Pittsburgh’s District 6 Councilman R. Daniel Lavelle on the City’s legislative response to the COVID-19 pandemic.

Photo of City Council Chamber by Ashlee Green

The month of August, when City Council goes into recess, marks the completion of the first half of the 2020 legislative cycle. It offers Council members an opportunity to prepare for the closing months of the year, to set legislative goals to be met before the start of the 2021 cycle, and to begin conversations on the City’s 2021 Capital and Operating budgets. 

Clearly, the onset of the COVID-19 pandemic has provided a unique challenge to municipalities across the country. Coupled with the social unrest marked by the tragic killings of unarmed African Americans at the hands of law enforcement officers, which has highlighted centuries-old issues of racial injustice and inequity that we as a nation have failed to honestly address, it is my hope that 2020 will go down as a year in which we came together to rise to the call of action for positive change.

My last column highlighted a series of bills Councilman Burgess and I had introduced to improve public safety and the community’s confidence in the City’s police. I am happy to report that they have since all been approved by City Council. We can now affirm that Pittsburgh is a city in which chokeholds are expressly prohibited by law, a city that prohibits the acquisition of military equipment by the police, and a city that requires police officers to intervene and stop other officers from using illegal or unnecessary force. 

Council has also approved the creation of the Stop the Violence Fund, which requires the city to dedicate 10% of the police budget annually for funding evidence-based violence prevention and social service programs. For 2020, the Stop the Violence Fund will receive an allocation of $250,000 as approved by City Council.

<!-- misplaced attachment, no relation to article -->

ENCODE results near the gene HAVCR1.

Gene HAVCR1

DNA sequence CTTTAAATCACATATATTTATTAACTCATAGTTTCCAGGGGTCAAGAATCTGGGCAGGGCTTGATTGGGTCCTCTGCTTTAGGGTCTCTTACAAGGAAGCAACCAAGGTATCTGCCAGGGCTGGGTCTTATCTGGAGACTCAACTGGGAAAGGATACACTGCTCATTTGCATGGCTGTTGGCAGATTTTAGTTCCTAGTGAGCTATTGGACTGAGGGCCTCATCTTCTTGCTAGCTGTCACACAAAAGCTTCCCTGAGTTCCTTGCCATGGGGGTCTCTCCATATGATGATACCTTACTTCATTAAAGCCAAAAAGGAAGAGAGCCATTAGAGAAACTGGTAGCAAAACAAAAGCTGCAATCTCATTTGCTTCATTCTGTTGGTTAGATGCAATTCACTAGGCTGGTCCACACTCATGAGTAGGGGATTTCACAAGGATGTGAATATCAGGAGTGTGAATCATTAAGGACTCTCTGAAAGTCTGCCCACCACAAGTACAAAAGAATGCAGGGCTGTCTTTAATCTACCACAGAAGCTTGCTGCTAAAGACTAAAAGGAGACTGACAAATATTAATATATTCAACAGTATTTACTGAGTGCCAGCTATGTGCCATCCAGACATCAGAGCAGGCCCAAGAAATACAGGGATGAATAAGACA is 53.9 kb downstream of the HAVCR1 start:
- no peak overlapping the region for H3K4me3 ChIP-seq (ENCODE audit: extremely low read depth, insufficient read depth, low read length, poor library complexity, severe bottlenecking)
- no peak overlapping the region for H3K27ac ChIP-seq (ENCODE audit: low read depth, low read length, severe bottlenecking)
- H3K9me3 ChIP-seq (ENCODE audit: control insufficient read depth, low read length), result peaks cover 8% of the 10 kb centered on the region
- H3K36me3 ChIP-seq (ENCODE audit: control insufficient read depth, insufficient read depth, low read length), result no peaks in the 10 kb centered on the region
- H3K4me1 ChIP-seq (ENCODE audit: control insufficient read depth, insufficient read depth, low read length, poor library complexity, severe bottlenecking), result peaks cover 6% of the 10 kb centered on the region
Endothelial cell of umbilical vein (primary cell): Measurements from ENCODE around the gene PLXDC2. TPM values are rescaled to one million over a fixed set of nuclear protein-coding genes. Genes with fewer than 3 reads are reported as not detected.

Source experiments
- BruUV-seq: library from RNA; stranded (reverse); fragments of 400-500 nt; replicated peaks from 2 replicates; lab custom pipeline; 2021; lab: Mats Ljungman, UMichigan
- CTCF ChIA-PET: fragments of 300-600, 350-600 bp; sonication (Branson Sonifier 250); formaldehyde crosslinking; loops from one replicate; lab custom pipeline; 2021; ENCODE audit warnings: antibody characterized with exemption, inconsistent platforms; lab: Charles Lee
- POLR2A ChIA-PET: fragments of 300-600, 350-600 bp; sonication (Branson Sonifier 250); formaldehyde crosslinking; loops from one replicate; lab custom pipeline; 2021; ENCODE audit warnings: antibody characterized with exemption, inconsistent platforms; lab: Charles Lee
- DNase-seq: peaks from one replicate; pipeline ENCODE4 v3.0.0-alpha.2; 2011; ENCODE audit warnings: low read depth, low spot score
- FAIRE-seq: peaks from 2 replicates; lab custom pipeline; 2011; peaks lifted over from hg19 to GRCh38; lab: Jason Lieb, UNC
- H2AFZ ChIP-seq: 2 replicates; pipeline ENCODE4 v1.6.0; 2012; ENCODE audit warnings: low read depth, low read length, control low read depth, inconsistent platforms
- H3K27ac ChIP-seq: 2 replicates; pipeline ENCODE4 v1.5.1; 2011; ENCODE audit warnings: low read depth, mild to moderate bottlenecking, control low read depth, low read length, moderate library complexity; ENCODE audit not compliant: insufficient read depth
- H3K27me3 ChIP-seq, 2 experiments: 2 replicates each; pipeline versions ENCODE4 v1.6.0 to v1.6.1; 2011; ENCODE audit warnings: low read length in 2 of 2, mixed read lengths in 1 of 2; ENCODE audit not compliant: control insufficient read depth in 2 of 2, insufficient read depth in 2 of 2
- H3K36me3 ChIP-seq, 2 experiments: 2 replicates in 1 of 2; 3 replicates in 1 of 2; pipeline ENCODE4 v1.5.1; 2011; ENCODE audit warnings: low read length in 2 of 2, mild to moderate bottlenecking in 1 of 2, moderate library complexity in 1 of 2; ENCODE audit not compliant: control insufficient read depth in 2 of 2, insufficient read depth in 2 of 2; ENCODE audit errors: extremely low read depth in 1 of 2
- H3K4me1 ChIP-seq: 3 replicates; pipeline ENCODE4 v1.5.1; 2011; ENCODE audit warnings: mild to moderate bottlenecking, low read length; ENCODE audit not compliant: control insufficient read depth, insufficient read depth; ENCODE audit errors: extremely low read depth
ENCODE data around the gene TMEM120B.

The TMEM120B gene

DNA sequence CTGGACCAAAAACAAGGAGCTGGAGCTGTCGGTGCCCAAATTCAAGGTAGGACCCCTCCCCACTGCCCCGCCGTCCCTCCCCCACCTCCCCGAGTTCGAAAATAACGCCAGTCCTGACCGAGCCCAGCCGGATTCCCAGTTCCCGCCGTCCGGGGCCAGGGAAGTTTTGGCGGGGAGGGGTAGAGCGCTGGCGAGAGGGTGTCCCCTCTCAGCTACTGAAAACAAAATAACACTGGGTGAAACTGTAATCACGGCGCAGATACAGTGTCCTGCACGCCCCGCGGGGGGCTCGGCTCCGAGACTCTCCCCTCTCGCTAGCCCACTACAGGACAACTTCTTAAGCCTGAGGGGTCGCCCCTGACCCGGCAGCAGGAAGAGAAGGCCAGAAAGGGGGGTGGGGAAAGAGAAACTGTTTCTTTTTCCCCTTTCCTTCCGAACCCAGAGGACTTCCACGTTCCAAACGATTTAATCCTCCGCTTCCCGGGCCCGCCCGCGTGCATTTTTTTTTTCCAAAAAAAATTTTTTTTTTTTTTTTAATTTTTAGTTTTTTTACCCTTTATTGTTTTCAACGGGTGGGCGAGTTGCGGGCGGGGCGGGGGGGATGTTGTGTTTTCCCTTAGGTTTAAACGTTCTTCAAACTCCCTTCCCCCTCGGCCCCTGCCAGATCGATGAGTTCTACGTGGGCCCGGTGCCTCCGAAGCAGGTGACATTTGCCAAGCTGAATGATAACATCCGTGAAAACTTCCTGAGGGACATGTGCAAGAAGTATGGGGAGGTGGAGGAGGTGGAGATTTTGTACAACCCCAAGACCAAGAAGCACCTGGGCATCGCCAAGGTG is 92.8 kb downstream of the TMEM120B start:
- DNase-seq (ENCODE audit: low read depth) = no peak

In response to the pandemic, Council authorized a grant agreement with Allegheny County for the receipt of coronavirus relief funds in the amount of $6,200,000. These will be used to reimburse eligible City expenditures related to the pandemic response. The Urban Redevelopment Authority (URA) has also established programs to assist businesses and residents through financial hardships brought on by the pandemic. These include the COVID-19 Hazard Pay Grant Program, which helps employers provide hazard pay to employees in life-sustaining occupations during the pandemic, and the Housing Stabilization Program, a housing crisis intervention program that provides one-time or short-term (up to three months) financial assistance to households with a temporary, non-recurring housing crisis. For more information on these resources, please visit the URA’s COVID-19 page.

R. Daniel LavelleCouncilman, District 6

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